IVL Swedish Environmental Research Institute
As the unsustainable consumption of goods and services continues to increase globally, collaborative consumption, sharing services and the sharing economy have been identified and promoted as an important step in transforming current business models toward more sustainable practices. However, the environmental implications of sharing services are not always transparent and are often assumed to create large environmental benefits.
This study aims to review the environmental performance, and potential, of different sharing services available in the Hammarby Sjöstad area of Stockholm. These include 1) the sharing platform provided by Hygglo.se, 2) package drop-off and pick-up services offered by QLocx and 3) sharing of cargo bikes. Life cycle assessment (LCA) is used to identify the impacts and benefits of the sharing services, taking into account both current and future consumption patterns, product lifetime and use, potential replacements of conventional products and services, impacts from digital infrastructure and the implications these may have. Furthermore, the study outlines an approach to identify methodological considerations for assessing these systems using LCA and addressing the sensitivity of these choices.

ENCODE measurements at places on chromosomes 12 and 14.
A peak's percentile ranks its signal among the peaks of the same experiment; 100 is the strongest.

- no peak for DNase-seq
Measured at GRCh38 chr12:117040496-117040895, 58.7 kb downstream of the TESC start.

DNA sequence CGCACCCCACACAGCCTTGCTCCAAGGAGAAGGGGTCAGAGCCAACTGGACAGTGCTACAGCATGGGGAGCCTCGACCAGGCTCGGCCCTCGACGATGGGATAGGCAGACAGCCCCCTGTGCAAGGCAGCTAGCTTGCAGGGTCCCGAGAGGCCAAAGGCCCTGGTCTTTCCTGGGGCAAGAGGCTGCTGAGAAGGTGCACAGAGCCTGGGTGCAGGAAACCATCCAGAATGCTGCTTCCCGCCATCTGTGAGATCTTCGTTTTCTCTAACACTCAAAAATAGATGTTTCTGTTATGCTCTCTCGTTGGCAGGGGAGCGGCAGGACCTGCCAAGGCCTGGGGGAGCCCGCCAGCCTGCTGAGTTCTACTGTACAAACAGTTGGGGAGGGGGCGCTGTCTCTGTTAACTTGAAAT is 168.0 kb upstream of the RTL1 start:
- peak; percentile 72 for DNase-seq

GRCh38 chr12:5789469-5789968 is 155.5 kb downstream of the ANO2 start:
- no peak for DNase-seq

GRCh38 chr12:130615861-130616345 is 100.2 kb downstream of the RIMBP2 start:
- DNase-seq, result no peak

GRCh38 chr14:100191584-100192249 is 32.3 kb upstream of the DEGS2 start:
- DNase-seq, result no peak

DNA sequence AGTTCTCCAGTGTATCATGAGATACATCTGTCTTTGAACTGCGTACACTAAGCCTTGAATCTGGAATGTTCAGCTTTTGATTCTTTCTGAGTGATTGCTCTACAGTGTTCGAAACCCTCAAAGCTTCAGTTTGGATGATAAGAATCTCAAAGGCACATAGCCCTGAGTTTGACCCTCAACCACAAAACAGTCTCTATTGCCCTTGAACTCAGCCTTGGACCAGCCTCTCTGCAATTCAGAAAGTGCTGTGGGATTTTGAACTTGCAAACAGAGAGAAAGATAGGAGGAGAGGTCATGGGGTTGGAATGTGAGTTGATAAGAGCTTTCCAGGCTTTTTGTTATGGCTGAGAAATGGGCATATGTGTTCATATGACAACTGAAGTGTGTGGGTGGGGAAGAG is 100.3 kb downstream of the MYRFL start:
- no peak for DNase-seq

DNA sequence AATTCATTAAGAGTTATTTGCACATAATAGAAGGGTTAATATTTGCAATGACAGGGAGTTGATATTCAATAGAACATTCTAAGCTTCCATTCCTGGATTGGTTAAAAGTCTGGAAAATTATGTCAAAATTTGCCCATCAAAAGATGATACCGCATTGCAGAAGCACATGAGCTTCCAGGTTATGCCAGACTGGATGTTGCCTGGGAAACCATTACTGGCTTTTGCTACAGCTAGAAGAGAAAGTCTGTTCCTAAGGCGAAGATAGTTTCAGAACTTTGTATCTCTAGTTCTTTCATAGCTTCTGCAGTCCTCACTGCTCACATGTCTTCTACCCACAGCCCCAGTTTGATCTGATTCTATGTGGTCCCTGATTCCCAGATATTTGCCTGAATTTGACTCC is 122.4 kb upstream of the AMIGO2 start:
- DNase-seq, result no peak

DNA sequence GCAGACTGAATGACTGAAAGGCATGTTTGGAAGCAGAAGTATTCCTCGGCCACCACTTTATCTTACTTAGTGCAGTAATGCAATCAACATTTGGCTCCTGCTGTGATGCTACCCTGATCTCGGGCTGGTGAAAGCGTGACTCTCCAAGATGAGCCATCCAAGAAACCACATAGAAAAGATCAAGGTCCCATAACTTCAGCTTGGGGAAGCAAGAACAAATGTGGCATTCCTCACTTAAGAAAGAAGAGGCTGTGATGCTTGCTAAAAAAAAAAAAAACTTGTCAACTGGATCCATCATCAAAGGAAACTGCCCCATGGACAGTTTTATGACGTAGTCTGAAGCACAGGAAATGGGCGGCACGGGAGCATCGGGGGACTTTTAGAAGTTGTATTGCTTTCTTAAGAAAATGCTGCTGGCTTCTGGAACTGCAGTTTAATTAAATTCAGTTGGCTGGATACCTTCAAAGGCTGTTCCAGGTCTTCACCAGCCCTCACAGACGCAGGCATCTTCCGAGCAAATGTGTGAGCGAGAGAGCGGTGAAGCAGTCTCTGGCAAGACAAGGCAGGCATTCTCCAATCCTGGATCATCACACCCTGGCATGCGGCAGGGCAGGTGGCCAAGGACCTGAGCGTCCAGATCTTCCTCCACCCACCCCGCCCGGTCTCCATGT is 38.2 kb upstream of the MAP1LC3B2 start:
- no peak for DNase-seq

The results suggest that there is a significant potential for the sharing services reviewed to reduce environmental impacts. The Hygglo.se platform in particular offers large potential to reduce production impacts for new product purchases and reduce impacts even further if product purchases are avoided through the availability of the sharing service. The QLocx system can significantly reduce impacts from logistics services and transportation by reducing delivery attempts and providing increased availability for delivery and pick-up services. Finally, by replacing conventional modes of transportation, for e.g. shopping trips, the cargo bike sharing similarly can reduce impacts significantly, offering a low-carbon transportation method. The results also examine potential synergies of the services, i.e. combining QLocx services for product sharing through Hygglo.se. As such the impacts from the sharing products are further reduced. However, and as the discussion outlines, the results are dependent upon a number of assumptions and are sensitive to choices made, e.g. to transportation methods and the number of uses. The study thus outlines many of the potentially sensitive methodological choices and outlines improvements for reviewing the impacts of sharing services in the future.